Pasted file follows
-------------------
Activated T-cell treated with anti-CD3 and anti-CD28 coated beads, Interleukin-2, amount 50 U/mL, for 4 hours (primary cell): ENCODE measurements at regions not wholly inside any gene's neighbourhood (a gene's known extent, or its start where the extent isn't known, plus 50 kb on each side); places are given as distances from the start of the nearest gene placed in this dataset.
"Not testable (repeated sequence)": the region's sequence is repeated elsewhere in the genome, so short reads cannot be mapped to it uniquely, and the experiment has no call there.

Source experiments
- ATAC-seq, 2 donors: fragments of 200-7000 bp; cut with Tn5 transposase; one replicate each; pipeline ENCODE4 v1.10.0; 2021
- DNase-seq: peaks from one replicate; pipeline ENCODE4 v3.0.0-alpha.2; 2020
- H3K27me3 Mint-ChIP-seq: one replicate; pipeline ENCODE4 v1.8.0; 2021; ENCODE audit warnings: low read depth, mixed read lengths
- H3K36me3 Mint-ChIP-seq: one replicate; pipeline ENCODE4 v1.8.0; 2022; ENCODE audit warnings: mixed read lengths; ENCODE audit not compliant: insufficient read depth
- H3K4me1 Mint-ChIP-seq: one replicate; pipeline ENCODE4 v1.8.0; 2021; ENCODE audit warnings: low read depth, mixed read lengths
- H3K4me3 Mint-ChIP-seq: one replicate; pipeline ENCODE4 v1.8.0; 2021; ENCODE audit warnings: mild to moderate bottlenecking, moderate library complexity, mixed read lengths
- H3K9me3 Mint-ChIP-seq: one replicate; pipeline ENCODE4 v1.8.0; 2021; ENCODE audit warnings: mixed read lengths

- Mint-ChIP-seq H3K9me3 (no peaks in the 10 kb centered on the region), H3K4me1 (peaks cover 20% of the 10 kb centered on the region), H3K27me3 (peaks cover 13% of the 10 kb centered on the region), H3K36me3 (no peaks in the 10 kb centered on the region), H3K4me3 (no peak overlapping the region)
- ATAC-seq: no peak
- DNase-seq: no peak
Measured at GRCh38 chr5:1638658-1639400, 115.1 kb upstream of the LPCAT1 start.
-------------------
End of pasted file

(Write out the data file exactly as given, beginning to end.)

Activated T-cell treated with anti-CD3 and anti-CD28 coated beads, Interleukin-2, amount 50 U/mL, for 4 hours (primary cell): ENCODE measurements at regions not wholly inside any gene's neighbourhood (a gene's known extent, or its start where the extent isn't known, plus 50 kb on each side); places are given as distances from the start of the nearest gene placed in this dataset.
"Not testable (repeated sequence)": the region's sequence is repeated elsewhere in the genome, so short reads cannot be mapped to it uniquely, and the experiment has no call there.

Source experiments
- ATAC-seq, 2 donors: fragments of 200-7000 bp; cut with Tn5 transposase; one replicate each; pipeline ENCODE4 v1.10.0; 2021
- DNase-seq: peaks from one replicate; pipeline ENCODE4 v3.0.0-alpha.2; 2020
- H3K27me3 Mint-ChIP-seq: one replicate; pipeline ENCODE4 v1.8.0; 2021; ENCODE audit warnings: low read depth, mixed read lengths
- H3K36me3 Mint-ChIP-seq: one replicate; pipeline ENCODE4 v1.8.0; 2022; ENCODE audit warnings: mixed read lengths; ENCODE audit not compliant: insufficient read depth
- H3K4me1 Mint-ChIP-seq: one replicate; pipeline ENCODE4 v1.8.0; 2021; ENCODE audit warnings: low read depth, mixed read lengths
- H3K4me3 Mint-ChIP-seq: one replicate; pipeline ENCODE4 v1.8.0; 2021; ENCODE audit warnings: mild to moderate bottlenecking, moderate library complexity, mixed read lengths
- H3K9me3 Mint-ChIP-seq: one replicate; pipeline ENCODE4 v1.8.0; 2021; ENCODE audit warnings: mixed read lengths

- Mint-ChIP-seq H3K9me3 (no peaks in the 10 kb centered on the region), H3K4me1 (peaks cover 20% of the 10 kb centered on the region), H3K27me3 (peaks cover 13% of the 10 kb centered on the region), H3K36me3 (no peaks in the 10 kb centered on the region), H3K4me3 (no peak overlapping the region)
- ATAC-seq: no peak
- DNase-seq: no peak
Measured at GRCh38 chr5:1638658-1639400, 115.1 kb upstream of the LPCAT1 start.